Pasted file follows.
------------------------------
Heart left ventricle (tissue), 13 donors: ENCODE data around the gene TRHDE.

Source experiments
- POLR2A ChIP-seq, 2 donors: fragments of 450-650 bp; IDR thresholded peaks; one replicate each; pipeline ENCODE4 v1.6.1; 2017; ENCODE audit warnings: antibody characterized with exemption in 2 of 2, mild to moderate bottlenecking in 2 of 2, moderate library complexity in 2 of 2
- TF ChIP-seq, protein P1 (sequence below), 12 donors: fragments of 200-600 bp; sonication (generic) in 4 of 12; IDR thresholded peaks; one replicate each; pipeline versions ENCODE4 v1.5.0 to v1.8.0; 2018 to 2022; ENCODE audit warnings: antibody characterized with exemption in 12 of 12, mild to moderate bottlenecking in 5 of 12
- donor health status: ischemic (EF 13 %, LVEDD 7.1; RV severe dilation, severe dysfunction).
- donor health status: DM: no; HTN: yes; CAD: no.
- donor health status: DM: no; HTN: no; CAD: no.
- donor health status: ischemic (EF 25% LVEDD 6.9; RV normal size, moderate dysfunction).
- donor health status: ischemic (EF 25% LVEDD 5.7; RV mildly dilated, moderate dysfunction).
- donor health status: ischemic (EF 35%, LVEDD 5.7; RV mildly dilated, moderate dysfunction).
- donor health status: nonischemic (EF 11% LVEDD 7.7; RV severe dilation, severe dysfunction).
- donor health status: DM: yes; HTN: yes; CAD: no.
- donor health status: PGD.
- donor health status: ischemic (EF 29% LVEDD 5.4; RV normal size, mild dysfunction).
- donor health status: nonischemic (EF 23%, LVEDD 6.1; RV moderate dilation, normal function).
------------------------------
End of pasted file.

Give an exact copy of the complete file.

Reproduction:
Heart left ventricle (tissue), 13 donors: ENCODE data around the gene TRHDE.

Source experiments
- POLR2A ChIP-seq, 2 donors: fragments of 450-650 bp; IDR thresholded peaks; one replicate each; pipeline ENCODE4 v1.6.1; 2017; ENCODE audit warnings: antibody characterized with exemption in 2 of 2, mild to moderate bottlenecking in 2 of 2, moderate library complexity in 2 of 2
- TF ChIP-seq, protein P1 (sequence below), 12 donors: fragments of 200-600 bp; sonication (generic) in 4 of 12; IDR thresholded peaks; one replicate each; pipeline versions ENCODE4 v1.5.0 to v1.8.0; 2018 to 2022; ENCODE audit warnings: antibody characterized with exemption in 12 of 12, mild to moderate bottlenecking in 5 of 12
- donor health status: ischemic (EF 13 %, LVEDD 7.1; RV severe dilation, severe dysfunction).
- donor health status: DM: no; HTN: yes; CAD: no.
- donor health status: DM: no; HTN: no; CAD: no.
- donor health status: ischemic (EF 25% LVEDD 6.9; RV normal size, moderate dysfunction).
- donor health status: ischemic (EF 25% LVEDD 5.7; RV mildly dilated, moderate dysfunction).
- donor health status: ischemic (EF 35%, LVEDD 5.7; RV mildly dilated, moderate dysfunction).
- donor health status: nonischemic (EF 11% LVEDD 7.7; RV severe dilation, severe dysfunction).
- donor health status: DM: yes; HTN: yes; CAD: no.
- donor health status: PGD.
- donor health status: ischemic (EF 29% LVEDD 5.4; RV normal size, mild dysfunction).
- donor health status: nonischemic (EF 23%, LVEDD 6.1; RV moderate dilation, normal function).